Just as alcohol brands are marketing to women, women are using alcohol to brand and market themselves. “If you’re successful or sophisticated, you know your wines; if you’re hip, you know your vodkas; if you’re young and cool, you know your coolers,” says Ann Dowsett Johnston, author of Drink: The Intimate Relationship Between Women and Alcohol. To witness this first-hand, she adds, all you have to do is try to buy a woman’s birthday card — good luck finding one that doesn’t mention wine, shopping or preferring chocolate to sex. Certainly these are glaring stereotypes, but they’re ones a lot of women are gleefully leaning into. (See: #wineoclock, #daydrinking, #roseallday.) For a long time, many book-club gatherings have been code for “Let’s talk about the book for a bit before we get tipsy.” But today that same “and wine” trend has infiltrated the spa (massage and wine), the salon (haircut and wine) and even the yoga studio, where wine and chakras is the new wine and cheese — never mind boozy brunches, boozy baby showers and boozy play dates.

Motherhood and drinking has become its own subculture, where drinking is social currency among many “cool” moms who bond over the “Mama needs her MommyJuice” mantra. (MommyJuice is the name of an actual wine, btw.) Kathryn Jezer-Morton, a Montreal writer who penned an essay titled “I’m a Woman With a Drink, Not a Mommy Having ‘Mommy Time,’” notes that many mothers talk about their drinking habits on social media as a form of communication. “It’s shorthand — a way of expressing themselves while still seeming fun and cool,” she says. “Nobody’s going to go on social media and say ‘I’m exhausted, lonely and depressed.’”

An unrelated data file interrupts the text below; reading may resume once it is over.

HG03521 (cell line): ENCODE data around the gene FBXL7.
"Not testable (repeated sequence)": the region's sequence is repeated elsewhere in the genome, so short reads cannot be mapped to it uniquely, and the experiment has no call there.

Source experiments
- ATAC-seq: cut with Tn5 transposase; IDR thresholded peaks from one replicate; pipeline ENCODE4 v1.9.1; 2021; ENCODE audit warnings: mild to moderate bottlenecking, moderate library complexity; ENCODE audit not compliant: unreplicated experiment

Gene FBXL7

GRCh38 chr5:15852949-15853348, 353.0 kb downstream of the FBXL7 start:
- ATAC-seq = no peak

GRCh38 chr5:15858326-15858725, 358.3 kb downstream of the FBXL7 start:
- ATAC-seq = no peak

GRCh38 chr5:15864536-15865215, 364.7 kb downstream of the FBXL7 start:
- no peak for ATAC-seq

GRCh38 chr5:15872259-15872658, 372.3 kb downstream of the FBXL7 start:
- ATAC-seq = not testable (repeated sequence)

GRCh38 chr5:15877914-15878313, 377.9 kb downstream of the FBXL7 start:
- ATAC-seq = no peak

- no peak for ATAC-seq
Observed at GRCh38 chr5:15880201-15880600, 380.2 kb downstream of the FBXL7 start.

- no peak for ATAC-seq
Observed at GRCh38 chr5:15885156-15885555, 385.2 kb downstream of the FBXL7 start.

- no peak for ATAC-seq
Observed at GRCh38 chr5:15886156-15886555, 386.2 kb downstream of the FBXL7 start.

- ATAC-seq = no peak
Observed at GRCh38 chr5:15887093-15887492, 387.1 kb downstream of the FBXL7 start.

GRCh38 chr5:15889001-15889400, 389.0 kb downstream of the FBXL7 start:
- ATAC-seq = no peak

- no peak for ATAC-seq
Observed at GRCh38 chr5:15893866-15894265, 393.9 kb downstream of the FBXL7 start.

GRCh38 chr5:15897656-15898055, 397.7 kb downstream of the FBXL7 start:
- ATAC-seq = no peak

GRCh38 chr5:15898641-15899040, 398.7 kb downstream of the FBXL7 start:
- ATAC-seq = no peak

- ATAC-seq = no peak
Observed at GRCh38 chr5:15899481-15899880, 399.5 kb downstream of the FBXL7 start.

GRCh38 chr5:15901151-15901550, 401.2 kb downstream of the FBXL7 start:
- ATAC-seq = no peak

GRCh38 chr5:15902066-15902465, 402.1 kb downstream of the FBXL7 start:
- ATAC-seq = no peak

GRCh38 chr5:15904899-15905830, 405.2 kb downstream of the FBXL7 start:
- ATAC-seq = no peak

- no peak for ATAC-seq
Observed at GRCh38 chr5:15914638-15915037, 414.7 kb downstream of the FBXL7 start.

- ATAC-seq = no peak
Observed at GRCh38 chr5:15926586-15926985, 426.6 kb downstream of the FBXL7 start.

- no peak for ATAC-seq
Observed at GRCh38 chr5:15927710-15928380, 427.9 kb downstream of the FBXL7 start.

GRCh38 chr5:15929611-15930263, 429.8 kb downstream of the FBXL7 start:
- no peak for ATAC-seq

This, says Dowsett Johnston, is the final and crucial factor in the discussion around women and drinking: As well as being an Insta-worthy social lubricant, alcohol is the fastest and easiest way to self-medicate. Women today report more depression and anxiety than men. We may have managed to close the gender gap in terms of drinking, but elsewhere all is not equal. In a typical hetero household where both people work full-time, women still handle the vast majority of housework and child care. We face greater pressure to play the supportive spouse and greater judgment around home/work balanc — all of which arguably give us greater motivation to reach for the bottle. Yet we are at a disadvantage when it comes to the potentially harmful effects of overconsumption — not just the psychological (see: anxiety and depression disparity) but also the physical, since our lower levels of dehydrogenase enzymes make us less able to metabolize alcohol. The solution, says Dowsett Johnston, is not abstinence but being aware that the messaging we get around booze is presenting the glass half full. “Nobody shows the runny mascara and the hangover the next day,” she says.

As for Teigen, she has said that she isn’t sure whether her drinking hiatus will lead to a more permanent state of sobriety but that she felt “really, really wonderful” after sitting out a few happy hours. Which is not to say that all women should consider doing the same—only that empowerment comes in many forms. For now, at least, Teigen will take hers in a virgin.

 

This article originally appeared in the January 2018 issue of ELLE Canada.

 

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Wineaholics anonymous: The rise of drinking as self care